Latin American Trade Bloc Turns Back on Dollar

      October 19, 2009 11:10

      The Bolivarian Alternative for the Americas (ALBA), an association of the Latin American trade bloc, agreed to stop using U.S. dollars for regional commerce from next year, AP reported Saturday.

      The leaders of the nine ALBA members met in Cochabamba, Bolivia on Friday and Saturday and agreed to introduce a new currency, the Unified Regional Compensation System or SUCRE, early next year. SUCRE is a virtual currency and there will be no bills issued in SUCRE. It will be used for electronic payment, and each country can withdraw the equivalent in its own currency.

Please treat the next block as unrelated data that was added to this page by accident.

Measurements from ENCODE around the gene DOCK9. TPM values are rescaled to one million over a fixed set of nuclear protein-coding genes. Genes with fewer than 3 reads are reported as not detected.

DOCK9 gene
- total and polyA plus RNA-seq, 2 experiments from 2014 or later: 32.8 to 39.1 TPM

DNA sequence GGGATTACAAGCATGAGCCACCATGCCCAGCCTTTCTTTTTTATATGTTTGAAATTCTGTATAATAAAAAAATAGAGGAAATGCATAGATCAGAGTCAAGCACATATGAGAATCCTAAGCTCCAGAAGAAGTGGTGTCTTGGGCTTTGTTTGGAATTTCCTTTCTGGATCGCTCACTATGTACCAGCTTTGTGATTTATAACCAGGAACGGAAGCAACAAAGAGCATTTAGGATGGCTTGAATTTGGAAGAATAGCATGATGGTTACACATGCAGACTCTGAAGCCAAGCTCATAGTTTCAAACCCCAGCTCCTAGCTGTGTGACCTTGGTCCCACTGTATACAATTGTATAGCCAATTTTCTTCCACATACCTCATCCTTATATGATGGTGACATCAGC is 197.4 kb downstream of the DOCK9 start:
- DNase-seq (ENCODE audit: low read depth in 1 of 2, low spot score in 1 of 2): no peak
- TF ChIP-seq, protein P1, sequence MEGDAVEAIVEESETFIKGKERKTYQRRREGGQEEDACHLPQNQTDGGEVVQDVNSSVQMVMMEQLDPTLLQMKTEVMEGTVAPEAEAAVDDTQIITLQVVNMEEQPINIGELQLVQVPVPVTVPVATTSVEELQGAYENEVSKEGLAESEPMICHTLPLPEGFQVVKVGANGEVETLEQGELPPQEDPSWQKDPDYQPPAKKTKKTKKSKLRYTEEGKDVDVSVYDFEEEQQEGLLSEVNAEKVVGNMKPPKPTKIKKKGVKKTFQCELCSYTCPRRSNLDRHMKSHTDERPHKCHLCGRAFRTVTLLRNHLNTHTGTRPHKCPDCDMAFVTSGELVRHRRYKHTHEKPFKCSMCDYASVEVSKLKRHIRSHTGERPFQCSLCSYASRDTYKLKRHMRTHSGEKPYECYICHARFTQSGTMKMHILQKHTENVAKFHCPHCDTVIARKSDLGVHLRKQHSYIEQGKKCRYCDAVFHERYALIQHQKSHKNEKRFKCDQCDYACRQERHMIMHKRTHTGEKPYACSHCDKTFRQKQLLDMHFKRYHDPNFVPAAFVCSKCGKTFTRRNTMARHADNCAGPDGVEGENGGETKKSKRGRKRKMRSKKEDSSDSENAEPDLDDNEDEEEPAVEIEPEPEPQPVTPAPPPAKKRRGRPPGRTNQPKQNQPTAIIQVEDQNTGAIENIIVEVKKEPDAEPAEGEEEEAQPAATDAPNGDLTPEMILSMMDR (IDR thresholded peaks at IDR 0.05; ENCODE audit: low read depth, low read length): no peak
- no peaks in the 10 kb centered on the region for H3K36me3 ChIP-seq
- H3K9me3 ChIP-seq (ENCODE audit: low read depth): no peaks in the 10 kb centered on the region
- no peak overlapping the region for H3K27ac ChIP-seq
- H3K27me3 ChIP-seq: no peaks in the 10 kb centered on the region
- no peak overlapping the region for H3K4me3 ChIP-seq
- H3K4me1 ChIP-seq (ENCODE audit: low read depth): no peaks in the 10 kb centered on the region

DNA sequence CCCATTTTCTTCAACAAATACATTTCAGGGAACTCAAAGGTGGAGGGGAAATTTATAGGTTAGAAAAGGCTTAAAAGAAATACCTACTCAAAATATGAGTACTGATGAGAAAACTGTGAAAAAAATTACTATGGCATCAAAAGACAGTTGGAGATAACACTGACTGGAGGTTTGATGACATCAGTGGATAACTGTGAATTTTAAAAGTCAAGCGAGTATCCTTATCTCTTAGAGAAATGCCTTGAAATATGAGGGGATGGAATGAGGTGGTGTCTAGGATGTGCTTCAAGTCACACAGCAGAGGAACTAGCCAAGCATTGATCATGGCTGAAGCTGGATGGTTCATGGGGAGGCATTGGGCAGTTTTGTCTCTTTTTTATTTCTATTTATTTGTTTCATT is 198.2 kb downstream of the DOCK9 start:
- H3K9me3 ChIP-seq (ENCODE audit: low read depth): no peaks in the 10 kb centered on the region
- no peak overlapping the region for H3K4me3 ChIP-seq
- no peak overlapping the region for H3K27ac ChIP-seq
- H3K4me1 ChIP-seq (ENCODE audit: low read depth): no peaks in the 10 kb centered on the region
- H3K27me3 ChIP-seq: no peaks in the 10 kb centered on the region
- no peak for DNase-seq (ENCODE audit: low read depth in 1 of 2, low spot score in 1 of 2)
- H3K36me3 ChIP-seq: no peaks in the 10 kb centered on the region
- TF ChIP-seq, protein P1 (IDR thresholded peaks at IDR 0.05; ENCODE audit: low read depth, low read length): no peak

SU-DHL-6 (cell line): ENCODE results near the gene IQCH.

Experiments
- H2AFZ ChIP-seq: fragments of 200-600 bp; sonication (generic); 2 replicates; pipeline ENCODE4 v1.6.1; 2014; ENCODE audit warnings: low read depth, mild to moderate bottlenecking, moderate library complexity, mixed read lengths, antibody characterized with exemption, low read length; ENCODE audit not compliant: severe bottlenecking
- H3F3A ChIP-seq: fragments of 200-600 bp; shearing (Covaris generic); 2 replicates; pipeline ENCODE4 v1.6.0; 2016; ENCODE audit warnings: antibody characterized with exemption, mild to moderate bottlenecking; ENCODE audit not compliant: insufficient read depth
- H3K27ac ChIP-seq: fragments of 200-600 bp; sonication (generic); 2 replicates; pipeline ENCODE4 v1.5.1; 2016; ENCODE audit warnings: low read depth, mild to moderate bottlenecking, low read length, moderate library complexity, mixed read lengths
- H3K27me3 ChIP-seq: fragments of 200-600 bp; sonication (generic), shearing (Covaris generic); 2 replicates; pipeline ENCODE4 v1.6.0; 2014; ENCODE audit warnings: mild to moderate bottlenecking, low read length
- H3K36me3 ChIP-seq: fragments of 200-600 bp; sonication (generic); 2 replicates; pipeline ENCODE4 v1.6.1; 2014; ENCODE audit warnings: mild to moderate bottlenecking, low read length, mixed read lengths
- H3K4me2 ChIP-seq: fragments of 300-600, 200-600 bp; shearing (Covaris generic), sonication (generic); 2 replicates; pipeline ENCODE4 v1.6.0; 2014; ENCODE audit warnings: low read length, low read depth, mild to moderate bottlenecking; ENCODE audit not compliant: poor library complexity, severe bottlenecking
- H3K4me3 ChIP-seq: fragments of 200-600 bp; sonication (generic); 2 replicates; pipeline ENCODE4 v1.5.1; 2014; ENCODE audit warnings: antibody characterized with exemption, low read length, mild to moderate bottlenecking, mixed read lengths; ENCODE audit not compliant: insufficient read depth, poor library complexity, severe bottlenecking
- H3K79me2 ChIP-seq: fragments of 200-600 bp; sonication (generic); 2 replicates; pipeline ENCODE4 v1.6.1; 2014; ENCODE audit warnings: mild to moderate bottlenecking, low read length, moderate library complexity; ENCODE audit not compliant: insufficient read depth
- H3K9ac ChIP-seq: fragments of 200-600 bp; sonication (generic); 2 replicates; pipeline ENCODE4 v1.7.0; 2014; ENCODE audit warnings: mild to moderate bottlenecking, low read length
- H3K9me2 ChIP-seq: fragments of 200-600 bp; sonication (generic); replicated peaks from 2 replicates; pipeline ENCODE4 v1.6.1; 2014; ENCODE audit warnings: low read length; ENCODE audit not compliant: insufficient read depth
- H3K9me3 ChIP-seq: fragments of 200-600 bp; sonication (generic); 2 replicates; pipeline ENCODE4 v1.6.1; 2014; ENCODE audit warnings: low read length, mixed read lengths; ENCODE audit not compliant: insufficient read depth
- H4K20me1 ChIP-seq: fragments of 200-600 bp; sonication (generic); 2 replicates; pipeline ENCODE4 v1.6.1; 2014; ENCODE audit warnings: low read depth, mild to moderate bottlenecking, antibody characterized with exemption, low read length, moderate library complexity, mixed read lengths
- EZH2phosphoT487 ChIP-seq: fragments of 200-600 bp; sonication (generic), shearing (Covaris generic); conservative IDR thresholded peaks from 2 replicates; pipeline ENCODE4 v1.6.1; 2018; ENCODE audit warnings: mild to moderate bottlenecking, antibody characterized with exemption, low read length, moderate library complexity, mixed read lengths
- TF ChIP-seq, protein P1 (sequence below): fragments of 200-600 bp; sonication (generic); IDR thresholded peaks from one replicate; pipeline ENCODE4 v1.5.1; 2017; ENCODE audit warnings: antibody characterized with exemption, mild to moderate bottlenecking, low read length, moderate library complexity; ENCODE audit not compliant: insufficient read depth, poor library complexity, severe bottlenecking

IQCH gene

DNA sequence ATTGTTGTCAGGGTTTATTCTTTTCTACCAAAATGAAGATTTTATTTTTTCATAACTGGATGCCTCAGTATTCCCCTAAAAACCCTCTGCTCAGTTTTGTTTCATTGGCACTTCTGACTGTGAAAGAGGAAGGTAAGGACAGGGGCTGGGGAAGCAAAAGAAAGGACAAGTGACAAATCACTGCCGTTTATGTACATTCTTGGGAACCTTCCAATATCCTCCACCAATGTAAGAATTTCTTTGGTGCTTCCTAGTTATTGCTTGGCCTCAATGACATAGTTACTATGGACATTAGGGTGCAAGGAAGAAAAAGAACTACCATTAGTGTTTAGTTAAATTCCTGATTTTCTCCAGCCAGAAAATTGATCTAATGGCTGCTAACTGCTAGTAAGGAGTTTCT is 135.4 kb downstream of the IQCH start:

ALBA countries hope to develop SUCRE into something like the euro, and use it commercially in trade with countries outside the bloc. But the nine leaders could not agree when they will start doing that.

      SUCRE is the name of the Ecuadorian currency used until 2000, when it was replaced by the dollar. It is named after Venezuelan independence leader Antonio Jose de Sucre (1795-1830).

      ALBA was formed under the leadership of then-Cuban president Fidel Castro and Venezuelan President Hugo Chavez in December 2004. Members are Antigua and Barbuda, Bolivia, Cuba, Dominica, Ecuador, Honduras, Nicaragua, Saint Vincent and Venezuela.

      After the ALBA summit, Chavez told the press OPEC, Iran and Russia had suggested the idea of not using the U.S. dollar when paying for oil and that Venezuela welcomes the proposal, Reuters reported.

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